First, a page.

The species that created the mines in these photographs was identified on January 6, 2014 by Charley Eisman, Contributing Editor of <bugguide.net>, hosted by Iowa State University Entomology Department.

An adult fly is approximately 2 mm long. Presently, none have been photographed in the Smith Preserve.

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Family Asilidae

Unknown Species .... Robber Fly

There are approximately 1,000 species of Family Asilidae in North America. Each one has a "bearded" face, a hollow region on top of its head between its large eyes, and a sharp beak. Robber flies are swift predators.

As shown in these photographs, a robber fly perches on foliage or on the ground, cocks its head, and waits for insects to approach to within two meters or less of its perch. Then, it dashes out, grasps the prey with its legs, and injects digestive chemicals with its beak. Next, the robber fly sucks out the prey's tissues. The "beard" keeps prey from injuring its eyes during the capture.

Robber flies attack a variety of insects: wasps, bees, dragonflies, grasshoppers, and other flies. They usually attack insects as large or larger than themselves.

Robber fly eggs are laid in soil, cracks of dead wood, or in plant tissues. The larvae live in soil and decaying wood and feed on larvae of other insects.

 

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Family Bibionidae

Plecia nearctica .... Lovebug / March Fly

Lovebugs are native to west Louisiana, South Texas, and Central America. The larvae feed on decaying vegetation in open grasslands and along the edges of disturbed woods. For many years, lovebugs were restricted to their native lands. But once the interstate highway system was developed and grass was planted along margins of the roadway, the insects began migrating. With the clearing of lands for pastures and lawns, they continued to migrate, arriving in South Florida in the 1970s. Today, lovebugs are very common in this region.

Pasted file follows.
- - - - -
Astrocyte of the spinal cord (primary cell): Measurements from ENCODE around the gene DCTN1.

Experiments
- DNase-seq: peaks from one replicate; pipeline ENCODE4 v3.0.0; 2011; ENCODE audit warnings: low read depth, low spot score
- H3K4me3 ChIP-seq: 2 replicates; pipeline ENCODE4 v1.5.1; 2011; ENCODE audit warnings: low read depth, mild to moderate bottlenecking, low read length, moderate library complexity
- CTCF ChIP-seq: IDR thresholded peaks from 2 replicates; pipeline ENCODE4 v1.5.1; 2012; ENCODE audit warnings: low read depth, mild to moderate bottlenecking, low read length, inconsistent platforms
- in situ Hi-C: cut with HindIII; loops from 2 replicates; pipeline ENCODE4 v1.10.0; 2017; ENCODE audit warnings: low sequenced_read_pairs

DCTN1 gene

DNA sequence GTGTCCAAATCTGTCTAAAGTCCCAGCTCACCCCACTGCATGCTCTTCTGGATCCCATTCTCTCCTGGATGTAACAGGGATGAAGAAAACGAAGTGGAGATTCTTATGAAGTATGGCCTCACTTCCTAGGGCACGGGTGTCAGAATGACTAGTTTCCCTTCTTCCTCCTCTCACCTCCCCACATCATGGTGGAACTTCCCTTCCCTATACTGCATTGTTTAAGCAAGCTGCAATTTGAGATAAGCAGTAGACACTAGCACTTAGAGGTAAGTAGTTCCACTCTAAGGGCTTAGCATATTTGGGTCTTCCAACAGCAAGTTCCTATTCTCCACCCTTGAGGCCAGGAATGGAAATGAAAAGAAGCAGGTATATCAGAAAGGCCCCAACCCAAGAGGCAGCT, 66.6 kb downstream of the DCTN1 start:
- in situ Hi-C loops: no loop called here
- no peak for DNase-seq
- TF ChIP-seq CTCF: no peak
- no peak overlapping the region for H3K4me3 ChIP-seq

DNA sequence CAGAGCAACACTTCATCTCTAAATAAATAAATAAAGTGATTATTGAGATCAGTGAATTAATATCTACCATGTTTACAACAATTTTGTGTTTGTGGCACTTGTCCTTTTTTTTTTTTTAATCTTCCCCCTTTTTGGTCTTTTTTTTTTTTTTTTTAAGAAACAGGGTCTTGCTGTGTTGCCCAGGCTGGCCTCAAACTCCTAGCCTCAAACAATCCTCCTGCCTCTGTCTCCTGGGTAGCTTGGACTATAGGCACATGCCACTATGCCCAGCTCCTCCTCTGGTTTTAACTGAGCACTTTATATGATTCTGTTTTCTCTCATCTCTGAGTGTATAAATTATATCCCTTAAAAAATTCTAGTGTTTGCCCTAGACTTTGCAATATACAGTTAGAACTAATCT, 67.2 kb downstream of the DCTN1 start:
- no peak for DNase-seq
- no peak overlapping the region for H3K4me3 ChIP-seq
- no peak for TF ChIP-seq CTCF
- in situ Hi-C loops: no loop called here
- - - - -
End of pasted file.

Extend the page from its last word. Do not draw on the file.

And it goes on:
Adults feed on nectar and probably pollinate flowers. The sexes are easily distinguished. As can be seen in these photographs, males have bulbous eyes that take up most of their head. During and after mating, pairs remain coupled for up to 48 hours, even while flying. After mating, the females burrow into the soil and lay eggs. There are two generations each year, one in May and the other in September. At these two times, swarms of lovebugs fly along highways for several weeks, apparently attracted to chemicals in the exhaust of gasoline and diesel engines. Once a car hits a swam, the insect blood can corrode the car's finish.

Birds, lizards, and dragonflies avoid eating these insects. One can only wonder what chemical is in the lovebug's blood that corrodes car finish and repels potential predators.

 

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Family Bombyliidae

Neodiplocampta miranda .... Bee Fly

On April 8, 2014, several members of this species were hovering like bees close to the ground in the sandy scrub area of the Smith Preserve. Periodically, they would land either on the sand or on low vegetation. Each fly was estimated to be about 1 cm long.

On April 8, 2014, this species was identified from these photographs by Ken Wolgemuth, Contributing Editor of <bugguide.net>, hosted by Iowa State University Entomology Department. On April 12, 2014, the identification was confirmed by Joel Kits, another Contributing Editor.

As can be seen in these photographs, this bee fly is covered with many long hairs. Its abdomen is orange with black markings, and it has dark patterns on the wings.

As with all members of Family Bombyliidae, larvae of this species are parasitic on the immature stages of other insects; adults sip nectar from flowers.